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    Atypical
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    #1205106604

    2022 NATIONAL BOOK AWARDS SHORTLISTS:

    FICTION

    The Rabbit Hutch
    Tess Gunty
    Alfred A. Knopf/Penguin Random House

    The Haunting of Hajji Hotak & Other Stories
    Jamil Jan Kochai
    Viking Books/Penguin Random House

    The Birdcatcher
    Gayl Jones
    Beacon Press

    All This Could Be Different
    Sarah Thankam Mathews
    Viking Books/Penguin Random House

    The Town of Babylon
    Alejandro Varela
    Astra House/Astra Publishing House

    NONFICTION

    The Invisible Kingdom: Reimagining Chronic Illness
    Meghan O’Rourke
    Riverhead Books/Penguin Random House

    South to America: A Journey Below the Mason-Dixon to Understand the Soul of a Nation
    Imani Perry
    Ecco/HarperCollins Publishers

    Breathless: The Scientific Race to Defeat a Deadly Virus
    David Quammen
    Simon & Schuster

    The Man Who Could Move Clouds: A Memoir
    Ingrid Rojas Contreras
    Doubleday/Penguin Random House

    His Name Is George Floyd: One Man’s Life & the Struggle for Racial Justice
    Robert Samuels, Toluse Olorunnipa
    Viking Books/Penguin Random House

    POETRY

    Look at This Blue
    Allison Adelle Hedge Coke
    Coffee House Press

    Punks: New & Selected Poems
    John Keene
    The Song Cave

    Balladz
    Sharon Olds
    Alfred A. Knopf/Penguin Random House

    Best Barbarian
    Roger Reeves
    W. W. Norton & Company

    The Rupture Tense
    Jenny Xie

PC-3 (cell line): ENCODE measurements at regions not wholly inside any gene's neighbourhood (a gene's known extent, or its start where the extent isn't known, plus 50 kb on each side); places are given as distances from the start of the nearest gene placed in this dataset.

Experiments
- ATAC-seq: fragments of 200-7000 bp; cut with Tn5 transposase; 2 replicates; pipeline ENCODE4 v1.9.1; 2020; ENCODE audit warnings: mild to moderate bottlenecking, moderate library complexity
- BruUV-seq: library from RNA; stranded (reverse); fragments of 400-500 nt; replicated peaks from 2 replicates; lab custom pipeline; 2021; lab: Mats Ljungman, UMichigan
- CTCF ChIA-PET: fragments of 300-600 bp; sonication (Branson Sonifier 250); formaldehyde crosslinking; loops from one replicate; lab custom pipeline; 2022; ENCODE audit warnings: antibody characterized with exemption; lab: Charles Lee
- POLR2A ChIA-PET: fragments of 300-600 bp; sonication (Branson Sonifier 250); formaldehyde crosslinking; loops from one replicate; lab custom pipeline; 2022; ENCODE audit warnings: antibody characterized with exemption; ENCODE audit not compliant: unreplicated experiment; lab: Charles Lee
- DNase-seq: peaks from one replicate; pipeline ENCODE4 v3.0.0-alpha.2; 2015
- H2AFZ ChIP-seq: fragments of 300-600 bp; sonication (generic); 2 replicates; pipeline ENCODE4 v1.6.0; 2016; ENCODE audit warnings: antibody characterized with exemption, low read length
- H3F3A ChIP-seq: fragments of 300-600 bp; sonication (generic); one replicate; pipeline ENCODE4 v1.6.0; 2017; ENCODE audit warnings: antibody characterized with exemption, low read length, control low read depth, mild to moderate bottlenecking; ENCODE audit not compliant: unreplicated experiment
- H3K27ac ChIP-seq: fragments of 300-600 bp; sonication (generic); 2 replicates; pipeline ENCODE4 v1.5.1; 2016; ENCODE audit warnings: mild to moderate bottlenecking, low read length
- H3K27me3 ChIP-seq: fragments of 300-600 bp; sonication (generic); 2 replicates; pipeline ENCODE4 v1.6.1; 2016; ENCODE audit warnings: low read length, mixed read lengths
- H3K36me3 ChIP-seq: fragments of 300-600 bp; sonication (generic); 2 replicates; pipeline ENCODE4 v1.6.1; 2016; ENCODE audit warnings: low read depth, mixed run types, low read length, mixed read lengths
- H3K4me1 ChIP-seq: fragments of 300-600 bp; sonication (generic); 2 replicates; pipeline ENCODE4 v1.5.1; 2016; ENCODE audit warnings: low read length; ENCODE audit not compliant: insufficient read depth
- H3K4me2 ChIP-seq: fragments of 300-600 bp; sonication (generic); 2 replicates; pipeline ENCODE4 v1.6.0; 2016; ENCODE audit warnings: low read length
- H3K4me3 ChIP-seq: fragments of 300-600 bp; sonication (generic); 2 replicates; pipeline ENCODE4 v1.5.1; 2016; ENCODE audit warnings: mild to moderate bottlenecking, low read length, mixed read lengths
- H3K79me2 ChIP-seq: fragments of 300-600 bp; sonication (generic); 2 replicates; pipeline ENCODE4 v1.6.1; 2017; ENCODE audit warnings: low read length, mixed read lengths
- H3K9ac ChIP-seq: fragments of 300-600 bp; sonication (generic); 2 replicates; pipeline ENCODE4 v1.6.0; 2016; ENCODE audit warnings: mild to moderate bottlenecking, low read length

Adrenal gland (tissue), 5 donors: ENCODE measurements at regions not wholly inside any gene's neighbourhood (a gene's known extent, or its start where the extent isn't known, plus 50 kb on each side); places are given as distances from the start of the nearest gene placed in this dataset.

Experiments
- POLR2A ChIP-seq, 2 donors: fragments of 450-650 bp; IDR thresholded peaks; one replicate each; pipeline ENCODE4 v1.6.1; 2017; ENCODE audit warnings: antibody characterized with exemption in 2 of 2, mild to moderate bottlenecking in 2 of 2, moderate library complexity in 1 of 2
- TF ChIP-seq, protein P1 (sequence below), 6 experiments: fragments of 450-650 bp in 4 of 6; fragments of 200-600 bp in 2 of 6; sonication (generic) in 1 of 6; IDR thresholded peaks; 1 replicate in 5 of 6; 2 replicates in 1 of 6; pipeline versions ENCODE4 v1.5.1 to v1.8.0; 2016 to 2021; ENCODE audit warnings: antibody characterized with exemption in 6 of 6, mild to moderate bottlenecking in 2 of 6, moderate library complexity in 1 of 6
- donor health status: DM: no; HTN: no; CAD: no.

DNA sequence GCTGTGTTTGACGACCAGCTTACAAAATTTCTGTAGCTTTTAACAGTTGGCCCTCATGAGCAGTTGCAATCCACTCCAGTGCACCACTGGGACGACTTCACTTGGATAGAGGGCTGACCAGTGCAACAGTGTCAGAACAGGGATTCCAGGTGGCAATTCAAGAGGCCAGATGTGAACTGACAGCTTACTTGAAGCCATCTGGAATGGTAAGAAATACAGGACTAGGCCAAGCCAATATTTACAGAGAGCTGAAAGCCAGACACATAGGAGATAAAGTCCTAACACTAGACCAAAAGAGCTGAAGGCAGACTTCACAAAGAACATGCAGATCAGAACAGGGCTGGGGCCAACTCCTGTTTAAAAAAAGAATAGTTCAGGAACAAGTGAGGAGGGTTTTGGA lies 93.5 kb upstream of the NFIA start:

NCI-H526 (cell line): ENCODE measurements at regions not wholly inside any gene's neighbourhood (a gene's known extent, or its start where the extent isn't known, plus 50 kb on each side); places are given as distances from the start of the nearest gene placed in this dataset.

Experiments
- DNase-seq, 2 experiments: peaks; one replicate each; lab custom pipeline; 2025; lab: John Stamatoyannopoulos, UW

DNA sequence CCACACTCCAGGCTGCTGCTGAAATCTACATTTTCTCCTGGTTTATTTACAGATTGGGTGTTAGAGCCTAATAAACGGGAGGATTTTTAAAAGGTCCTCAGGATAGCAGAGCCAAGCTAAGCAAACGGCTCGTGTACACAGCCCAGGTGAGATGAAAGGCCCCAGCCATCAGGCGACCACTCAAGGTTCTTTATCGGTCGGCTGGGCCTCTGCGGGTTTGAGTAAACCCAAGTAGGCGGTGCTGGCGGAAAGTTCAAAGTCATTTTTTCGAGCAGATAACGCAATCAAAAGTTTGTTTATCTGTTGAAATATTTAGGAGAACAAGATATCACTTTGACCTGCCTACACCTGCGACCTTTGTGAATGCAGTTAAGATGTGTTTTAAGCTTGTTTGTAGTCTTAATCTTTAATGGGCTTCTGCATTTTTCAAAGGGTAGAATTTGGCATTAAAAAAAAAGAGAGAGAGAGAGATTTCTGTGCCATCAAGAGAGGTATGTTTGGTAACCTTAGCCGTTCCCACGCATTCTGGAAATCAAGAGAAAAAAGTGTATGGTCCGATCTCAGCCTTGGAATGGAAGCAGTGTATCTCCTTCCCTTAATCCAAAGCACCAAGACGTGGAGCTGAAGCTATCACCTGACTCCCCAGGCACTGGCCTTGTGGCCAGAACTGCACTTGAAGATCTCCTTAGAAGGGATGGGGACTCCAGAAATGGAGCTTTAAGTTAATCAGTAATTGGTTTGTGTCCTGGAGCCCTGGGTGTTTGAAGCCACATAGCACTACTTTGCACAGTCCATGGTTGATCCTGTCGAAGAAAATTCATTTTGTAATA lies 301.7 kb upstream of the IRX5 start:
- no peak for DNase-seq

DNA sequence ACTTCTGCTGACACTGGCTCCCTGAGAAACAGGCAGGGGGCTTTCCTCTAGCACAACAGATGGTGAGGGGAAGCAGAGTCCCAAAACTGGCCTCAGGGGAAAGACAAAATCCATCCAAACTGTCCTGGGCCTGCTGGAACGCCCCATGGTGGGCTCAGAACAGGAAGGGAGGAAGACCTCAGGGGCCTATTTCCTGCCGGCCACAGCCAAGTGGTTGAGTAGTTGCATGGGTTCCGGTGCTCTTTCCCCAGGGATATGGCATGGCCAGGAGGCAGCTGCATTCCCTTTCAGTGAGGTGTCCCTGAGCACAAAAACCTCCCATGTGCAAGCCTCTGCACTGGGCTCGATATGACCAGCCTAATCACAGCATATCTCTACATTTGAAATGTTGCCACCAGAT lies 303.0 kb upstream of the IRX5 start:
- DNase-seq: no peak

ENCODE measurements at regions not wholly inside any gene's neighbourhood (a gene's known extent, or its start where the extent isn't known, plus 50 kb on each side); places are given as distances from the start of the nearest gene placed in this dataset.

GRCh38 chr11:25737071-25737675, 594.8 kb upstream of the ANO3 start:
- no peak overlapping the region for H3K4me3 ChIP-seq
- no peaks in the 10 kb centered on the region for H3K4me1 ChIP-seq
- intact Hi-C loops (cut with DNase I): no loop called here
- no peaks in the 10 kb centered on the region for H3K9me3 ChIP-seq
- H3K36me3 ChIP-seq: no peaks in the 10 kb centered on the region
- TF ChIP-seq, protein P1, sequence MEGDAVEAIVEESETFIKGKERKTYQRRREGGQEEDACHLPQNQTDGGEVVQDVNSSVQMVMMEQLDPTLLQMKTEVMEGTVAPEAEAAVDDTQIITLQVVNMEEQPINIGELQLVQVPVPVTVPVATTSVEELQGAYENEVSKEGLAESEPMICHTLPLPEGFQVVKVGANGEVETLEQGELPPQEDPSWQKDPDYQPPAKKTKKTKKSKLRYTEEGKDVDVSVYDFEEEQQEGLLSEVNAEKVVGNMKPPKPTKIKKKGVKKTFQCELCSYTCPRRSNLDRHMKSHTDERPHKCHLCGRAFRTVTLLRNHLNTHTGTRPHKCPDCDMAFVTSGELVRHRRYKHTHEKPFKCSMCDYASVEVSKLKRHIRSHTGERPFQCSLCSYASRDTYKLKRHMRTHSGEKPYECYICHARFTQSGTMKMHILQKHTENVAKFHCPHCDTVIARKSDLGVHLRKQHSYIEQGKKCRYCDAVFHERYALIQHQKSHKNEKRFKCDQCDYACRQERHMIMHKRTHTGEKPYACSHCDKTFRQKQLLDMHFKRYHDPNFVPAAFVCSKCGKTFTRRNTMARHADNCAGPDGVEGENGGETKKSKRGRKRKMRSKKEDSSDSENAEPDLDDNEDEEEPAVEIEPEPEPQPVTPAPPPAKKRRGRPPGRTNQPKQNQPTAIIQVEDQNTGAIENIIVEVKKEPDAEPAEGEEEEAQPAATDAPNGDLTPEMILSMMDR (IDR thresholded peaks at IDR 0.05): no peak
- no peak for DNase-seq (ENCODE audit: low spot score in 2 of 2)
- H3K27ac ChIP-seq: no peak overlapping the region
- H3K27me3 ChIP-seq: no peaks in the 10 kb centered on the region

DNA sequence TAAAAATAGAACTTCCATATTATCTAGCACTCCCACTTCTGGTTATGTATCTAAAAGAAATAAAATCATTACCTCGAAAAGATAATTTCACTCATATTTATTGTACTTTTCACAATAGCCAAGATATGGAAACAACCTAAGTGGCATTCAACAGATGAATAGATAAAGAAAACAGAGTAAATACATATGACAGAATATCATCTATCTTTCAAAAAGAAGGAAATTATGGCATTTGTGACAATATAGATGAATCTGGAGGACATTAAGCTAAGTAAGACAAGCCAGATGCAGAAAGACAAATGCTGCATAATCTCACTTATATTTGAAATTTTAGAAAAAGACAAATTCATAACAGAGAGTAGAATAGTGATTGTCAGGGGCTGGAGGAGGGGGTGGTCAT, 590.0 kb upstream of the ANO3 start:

Graywolf Press

    TRANSLATED LITERATURE

    A New Name: Septology VI-VII
    Jon Fosse, Damion Searls
    Transit Books

    Kibogo
    Scholastique Mukasonga, Mark Polizzotti
    Archipelago Books

    Jawbone
    Mónica Ojeda, Sarah Booker
    Coffee House Press

    Seven Empty Houses
    Samanta Schweblin, Megan McDowell
    Riverhead Books/Penguin Random House

    Scattered All Over the Earth
    Yoko Tawada, Margaret Mitsutani
    New Directions Publishing

    YOUNG PEOPLE’S LITERATURE

    The Ogress & the Orphans
    Kelly Barnhill
    Algonquin Young Readers/Workman Publishing

    The Lesbiana’s Guide to Catholic School
    Sonora Reyes
    Balzer + Bray/HarperCollins Publishers

    Victory. Stand!: Raising My Fist for Justice
    Tommie Smith, Derrick Barnes, & Dawud Anyabwile
    Norton Young Readers/W. W. Norton & Company

    All My Rage
    Sabaa Tahir
    Razorbill/Penguin Random House

    Maizy Chen’s Last Chance
    Lisa Yee
    Random House Books for Young Readers/Penguin Random House

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    Atypical
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    #1205108501

    The Nobel Prize in Literature for 2022 is awarded to the French author Annie Ernaux,

    for the courage and clinical acuity with which she uncovers the roots, estrangements, and collective restraints of personal memory.